A lot of data regarding nutrient inputs into Lake Brunner via surface streams has been collected but little is known about the associated groundwater pathway. Surface stream data indicates that nutrient inputs are related to major land uses within catchments. This research, undertaken in 2009, focussed on the Inchbonnie catchment on the south side of Lake Brunner and consisted of one year of monitoring data.
Groundwater data indicated that the direction of groundwater flow in the Inchbonnie catchment is to the north toward Lake Brunner. There is likely an exchange of groundwater with associated surface streams. Some groundwater may also enter Lake Brunner directly. It appeared that concentrations of nitrate-nitrogen in groundwater increased in a down-gradient direction toward the lake (from around 0.1 mg/L to as much as 0.8 mg/L) and that this was the case for most of the other variables measured, except phosphorus. Groundwater concentrations of phosphorus were relatively low in all cases (i.e., below or only marginally above the detection limit).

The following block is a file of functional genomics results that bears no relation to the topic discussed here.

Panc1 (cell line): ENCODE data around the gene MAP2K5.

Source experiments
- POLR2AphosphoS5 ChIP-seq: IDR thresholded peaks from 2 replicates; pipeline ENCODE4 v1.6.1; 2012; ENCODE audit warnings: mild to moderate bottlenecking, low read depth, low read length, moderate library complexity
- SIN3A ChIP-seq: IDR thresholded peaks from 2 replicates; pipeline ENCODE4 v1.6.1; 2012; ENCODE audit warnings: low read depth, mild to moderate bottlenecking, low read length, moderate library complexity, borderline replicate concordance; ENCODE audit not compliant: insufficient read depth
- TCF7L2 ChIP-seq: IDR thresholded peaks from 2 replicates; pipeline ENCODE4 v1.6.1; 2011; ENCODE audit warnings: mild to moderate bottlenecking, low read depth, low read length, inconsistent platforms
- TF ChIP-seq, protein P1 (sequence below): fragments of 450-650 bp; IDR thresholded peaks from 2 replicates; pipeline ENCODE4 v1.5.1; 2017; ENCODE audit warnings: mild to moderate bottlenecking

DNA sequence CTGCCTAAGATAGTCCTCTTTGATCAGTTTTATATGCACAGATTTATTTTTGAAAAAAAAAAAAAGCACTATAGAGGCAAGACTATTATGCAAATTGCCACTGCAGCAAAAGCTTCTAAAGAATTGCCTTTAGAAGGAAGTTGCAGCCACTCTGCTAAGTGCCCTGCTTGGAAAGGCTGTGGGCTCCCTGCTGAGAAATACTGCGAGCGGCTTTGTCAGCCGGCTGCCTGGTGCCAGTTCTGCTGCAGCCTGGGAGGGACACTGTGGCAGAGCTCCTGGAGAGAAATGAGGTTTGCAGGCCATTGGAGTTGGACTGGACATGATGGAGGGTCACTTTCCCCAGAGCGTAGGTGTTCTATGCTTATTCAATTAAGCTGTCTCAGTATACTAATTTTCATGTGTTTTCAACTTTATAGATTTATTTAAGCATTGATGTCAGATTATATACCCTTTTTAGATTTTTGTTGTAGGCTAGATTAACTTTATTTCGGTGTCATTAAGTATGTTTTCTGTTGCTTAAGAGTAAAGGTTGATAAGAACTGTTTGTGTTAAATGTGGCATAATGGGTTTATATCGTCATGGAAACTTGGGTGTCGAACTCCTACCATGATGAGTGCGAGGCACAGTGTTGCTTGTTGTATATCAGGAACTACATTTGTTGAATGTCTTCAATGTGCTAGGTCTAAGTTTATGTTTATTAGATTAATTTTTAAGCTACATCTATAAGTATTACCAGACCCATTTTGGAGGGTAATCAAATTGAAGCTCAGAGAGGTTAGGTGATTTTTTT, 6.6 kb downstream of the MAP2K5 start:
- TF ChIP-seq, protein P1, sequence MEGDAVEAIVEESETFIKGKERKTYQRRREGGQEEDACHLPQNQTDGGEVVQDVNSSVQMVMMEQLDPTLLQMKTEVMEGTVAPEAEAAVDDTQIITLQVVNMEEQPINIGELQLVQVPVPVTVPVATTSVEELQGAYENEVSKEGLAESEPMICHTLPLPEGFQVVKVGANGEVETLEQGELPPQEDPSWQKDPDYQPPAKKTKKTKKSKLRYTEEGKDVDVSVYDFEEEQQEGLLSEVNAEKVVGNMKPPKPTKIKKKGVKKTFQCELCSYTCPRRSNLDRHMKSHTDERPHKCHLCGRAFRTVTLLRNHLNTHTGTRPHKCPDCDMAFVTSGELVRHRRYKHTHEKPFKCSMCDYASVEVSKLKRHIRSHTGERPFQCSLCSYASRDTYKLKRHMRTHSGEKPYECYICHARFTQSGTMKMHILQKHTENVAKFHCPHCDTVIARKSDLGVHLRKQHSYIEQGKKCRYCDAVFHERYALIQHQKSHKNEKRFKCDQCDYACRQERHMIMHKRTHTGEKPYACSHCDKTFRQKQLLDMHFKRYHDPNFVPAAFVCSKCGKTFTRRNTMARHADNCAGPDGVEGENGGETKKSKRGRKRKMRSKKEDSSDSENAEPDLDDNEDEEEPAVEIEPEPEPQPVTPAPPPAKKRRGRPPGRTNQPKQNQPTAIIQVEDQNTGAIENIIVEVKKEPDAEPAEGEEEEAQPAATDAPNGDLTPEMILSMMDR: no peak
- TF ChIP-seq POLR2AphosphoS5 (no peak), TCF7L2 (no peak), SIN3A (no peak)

The amount of nitrate moving into the lake via groundwater exceeded that of Pigeon Creek but was less than that of the Orangipuku River. In contrast, the amount of phosphorus involved in the groundwater pathway was very small and may be considered negligible.